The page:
Friday, January 24, 2014

The Endangered Project (Day 5)

Using class time to round out our initial research today, students are submitting their worksheets at the end of class. This also gives me the opportunity to sneak in some early conferences with students. Most have settled into using the technology to find some information. Many more are using videos and podcasts today--they were surprised that so many gardeners or seed enthusiasts publish videos of so many vegetables in their gardens.

Many a-ha moments today.  We learned thatYouTube and podcasts can be for more than entertainment.

As I have collected the worksheets throughout the day, I have reminded students that this is only a starting point. We gathered some information which I will read through and add some feedback to with post-its. Once I finish that work next week, I will start conferencing with small groups of students to help them develop their ideas.

Here is a small sample of what the students are thinking about creating with their research:

Student A has roughed out everything from a possible poem, to an essay idea, to a piece of art for the Moons and Stars Watermelon. I love the care she put into her colorful sketch.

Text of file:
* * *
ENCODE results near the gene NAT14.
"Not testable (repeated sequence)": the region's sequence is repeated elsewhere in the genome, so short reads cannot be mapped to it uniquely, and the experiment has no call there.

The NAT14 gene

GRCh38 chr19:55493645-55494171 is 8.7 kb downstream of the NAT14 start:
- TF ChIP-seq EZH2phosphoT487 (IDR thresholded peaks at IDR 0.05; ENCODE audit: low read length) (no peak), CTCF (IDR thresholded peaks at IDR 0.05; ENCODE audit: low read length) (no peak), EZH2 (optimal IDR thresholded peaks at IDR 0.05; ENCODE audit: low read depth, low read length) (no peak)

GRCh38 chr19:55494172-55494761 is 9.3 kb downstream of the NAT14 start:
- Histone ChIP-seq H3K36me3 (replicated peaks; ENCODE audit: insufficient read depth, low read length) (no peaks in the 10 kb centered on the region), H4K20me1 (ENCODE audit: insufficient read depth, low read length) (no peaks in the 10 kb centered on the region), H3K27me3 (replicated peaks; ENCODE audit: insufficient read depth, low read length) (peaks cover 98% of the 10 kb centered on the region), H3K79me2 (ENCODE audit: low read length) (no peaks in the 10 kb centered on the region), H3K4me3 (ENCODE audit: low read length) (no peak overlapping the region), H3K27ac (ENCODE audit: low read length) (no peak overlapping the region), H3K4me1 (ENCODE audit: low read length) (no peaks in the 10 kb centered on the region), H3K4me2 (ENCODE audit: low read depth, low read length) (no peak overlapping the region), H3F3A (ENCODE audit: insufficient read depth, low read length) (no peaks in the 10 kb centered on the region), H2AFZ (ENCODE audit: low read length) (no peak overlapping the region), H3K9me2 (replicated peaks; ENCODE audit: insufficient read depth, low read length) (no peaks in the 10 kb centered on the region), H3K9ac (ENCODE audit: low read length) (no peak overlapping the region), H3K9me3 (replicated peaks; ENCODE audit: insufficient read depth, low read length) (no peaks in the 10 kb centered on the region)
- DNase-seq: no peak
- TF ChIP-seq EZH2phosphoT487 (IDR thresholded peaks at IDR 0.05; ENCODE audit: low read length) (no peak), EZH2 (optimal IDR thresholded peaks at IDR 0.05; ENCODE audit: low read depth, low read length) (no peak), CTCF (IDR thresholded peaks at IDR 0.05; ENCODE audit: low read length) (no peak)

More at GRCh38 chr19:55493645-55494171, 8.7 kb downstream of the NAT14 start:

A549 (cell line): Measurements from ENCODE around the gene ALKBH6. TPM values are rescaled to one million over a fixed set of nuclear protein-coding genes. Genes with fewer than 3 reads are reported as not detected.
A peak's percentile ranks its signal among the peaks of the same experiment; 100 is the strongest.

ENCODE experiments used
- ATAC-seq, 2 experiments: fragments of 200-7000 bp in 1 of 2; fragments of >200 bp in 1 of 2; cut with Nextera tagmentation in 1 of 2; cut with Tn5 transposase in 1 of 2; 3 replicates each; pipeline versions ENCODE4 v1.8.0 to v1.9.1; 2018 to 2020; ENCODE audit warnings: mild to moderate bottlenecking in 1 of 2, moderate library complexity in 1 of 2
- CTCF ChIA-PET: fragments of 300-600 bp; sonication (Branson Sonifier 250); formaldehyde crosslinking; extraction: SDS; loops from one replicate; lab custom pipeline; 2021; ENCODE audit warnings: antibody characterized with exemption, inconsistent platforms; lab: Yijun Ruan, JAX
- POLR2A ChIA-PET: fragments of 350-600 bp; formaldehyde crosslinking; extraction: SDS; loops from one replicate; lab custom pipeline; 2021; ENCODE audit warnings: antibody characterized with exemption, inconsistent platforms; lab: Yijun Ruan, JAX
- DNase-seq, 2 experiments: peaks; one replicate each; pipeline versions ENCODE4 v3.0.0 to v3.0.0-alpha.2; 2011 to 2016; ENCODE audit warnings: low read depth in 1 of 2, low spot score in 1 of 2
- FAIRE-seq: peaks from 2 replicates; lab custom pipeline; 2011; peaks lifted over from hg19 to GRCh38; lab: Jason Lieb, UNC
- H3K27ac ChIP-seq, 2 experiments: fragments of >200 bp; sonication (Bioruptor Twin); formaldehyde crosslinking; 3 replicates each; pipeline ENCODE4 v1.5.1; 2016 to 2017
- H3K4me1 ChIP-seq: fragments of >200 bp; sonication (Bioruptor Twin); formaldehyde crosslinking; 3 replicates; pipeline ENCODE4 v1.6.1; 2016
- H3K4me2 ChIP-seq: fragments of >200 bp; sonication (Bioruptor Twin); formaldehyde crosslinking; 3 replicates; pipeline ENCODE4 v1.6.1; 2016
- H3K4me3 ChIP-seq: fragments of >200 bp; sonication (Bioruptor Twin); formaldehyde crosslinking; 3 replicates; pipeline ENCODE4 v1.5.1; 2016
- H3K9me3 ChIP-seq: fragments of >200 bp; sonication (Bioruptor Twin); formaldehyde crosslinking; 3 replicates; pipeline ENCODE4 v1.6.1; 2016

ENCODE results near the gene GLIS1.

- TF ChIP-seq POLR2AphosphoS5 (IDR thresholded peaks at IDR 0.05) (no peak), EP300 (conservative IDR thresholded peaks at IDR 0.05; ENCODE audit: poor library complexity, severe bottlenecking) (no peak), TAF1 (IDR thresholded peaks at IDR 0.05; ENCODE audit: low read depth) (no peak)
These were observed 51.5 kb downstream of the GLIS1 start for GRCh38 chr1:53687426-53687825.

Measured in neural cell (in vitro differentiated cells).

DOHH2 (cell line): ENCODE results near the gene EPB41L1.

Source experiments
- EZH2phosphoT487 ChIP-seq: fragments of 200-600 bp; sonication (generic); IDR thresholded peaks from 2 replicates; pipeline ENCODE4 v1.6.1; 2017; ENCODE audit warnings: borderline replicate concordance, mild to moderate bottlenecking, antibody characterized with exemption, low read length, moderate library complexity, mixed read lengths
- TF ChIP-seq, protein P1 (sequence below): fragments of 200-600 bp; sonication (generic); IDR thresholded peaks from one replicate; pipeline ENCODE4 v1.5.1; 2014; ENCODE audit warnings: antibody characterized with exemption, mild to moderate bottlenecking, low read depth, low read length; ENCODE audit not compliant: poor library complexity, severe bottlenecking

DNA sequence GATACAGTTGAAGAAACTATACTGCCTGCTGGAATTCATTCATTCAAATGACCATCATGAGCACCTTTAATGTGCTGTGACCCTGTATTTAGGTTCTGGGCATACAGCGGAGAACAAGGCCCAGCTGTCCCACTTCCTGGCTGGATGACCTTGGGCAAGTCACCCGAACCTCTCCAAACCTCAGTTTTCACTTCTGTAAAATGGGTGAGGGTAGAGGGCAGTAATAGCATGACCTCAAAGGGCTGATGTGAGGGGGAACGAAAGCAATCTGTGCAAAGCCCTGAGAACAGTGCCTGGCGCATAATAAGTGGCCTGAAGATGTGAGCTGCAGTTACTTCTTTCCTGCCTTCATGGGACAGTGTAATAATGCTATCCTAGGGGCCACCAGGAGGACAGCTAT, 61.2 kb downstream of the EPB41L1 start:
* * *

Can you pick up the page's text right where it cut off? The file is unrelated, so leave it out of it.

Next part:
Student B has sketched and outlined a possible infographic for the Wild Galapogos Tomato.

Student C has outlined an idea for an essay for the Golden Midget Watermelon. In the rough outline you can see that he writes, "possibly from a watermelon's POV?"

Student D came up with two separate ideas. This second idea is for a narrative or journal of the Peach Blow Potato. His things to look at/focus on include the changing care and rituals of seed saving over time; what roles potatoes have played in diet over time; and discovery of disease fighting/pest deterrents.

Student E wrote of the Wild Galapagos Tomato, "What fascinates me the most about this extraordinary tomato is its skin. If held directly between a bright beam of light, you'll be able to see through the skin. The insides of this tomato can be seen all throughout its life cycle without causing any harm. Like a mirror under the sun, the tomato will reflect light if at the right angle, giving off a sparkly shine. It's like those mystical fruits you read about in fantasies and this one little tomato brings it to life. You'd expect this exotic fruit was genetically modified for its attributes, but nature still holds many wonders even technology can't achieve.

We are off to a great start. Now, I can't wait until we start having some conversations about which heirloom seeds we are going to order so that we can cultivate them in our classroom.

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